Baseball BeatDecember 27, 2004
A Peek Into the Mind of a Hall of Fame Voter
By Rich Lederer

Jeff Peek is a columnist for the Traverse City (Michigan) Record-Eagle. He graduated from Central Michigan University with a journalism degree in 1986 -- "about 10 years after realizing the only way I was going to make the major leagues was as a writer."

Peek is a member of the Detroit chapter of the Baseball Writers Association of America. He was bestowed with Hall of Fame voting privileges for the first time last year. Jeff placed Paul Molitor, Dennis Eckersley, Andre Dawson, Alan Trammell, Ryne Sandberg, Jack Morris, and Goose Gossage on his initial ballot. His "near misses" included Bert Blyleven, Jim Rice, Bruce Sutter, Lee Smith and Tommy John.

Bert Blyleven? Near miss? I sent Jeff an email with a link to Only The Lonely: The Hall of Fame Trials and Tribulations of Bert Blyleven in the hope that he would read it and reconsider his stance on the only eligible pitcher in the top 14 in both career strikeouts and shutouts not to have been enshrined in Cooperstown. Peek not only read my article but he was humble enough to send the following email back to me:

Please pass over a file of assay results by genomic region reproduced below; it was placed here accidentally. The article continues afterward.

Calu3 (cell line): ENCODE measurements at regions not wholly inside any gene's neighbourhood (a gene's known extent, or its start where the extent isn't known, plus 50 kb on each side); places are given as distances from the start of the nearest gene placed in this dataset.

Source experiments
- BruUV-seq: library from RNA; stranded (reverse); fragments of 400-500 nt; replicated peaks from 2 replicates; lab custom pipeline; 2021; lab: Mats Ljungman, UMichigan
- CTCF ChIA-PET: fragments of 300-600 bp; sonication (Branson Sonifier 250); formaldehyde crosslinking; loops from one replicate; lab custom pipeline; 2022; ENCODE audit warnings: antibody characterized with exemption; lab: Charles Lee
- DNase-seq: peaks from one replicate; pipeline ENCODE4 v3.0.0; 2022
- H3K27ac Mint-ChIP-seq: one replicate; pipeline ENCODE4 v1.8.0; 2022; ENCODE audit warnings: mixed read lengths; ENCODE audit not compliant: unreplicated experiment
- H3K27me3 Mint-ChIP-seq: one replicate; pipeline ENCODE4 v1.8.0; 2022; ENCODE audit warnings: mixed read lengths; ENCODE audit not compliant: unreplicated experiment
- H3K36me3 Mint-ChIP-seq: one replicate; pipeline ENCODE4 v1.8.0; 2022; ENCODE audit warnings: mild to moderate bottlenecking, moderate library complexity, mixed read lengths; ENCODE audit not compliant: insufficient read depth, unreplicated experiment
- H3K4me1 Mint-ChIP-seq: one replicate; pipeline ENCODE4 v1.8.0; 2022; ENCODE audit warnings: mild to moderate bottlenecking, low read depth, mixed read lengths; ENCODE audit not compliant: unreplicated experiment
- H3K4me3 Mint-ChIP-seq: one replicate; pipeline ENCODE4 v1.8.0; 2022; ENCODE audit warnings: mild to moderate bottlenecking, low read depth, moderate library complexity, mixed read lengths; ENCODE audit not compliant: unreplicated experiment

Hi, Richard: Thanks for the e-mail. I read your piece on Blyleven with great interest. Your research is outstanding, and your column is must-reading for every voting member of the BBWAA. Let's face it, I blew it on Blyleven. He'll get my vote next year.

Well, a year has passed so I thought it would be worthwhile to check back with Mr. Peek. He recently unveiled his Hall of Fame selections for 2005 in an article entitled "Boggs belongs on first ballot." In addition to Wade Boggs, Jeff once again voted for Dawson, Trammell, Sandberg, Morris, and Gossage. True to his word, he also placed Blyleven's name on his ballot for the first time. An excerpt from his article follows:

I dropped Blyleven from my ballot about 10 minutes before I mailed it last year. Two days later, his Hall of Fame worthiness became clear after a series of e-mails from baseball historian and columnist Rich Lederer. So I'm fixing my mistake.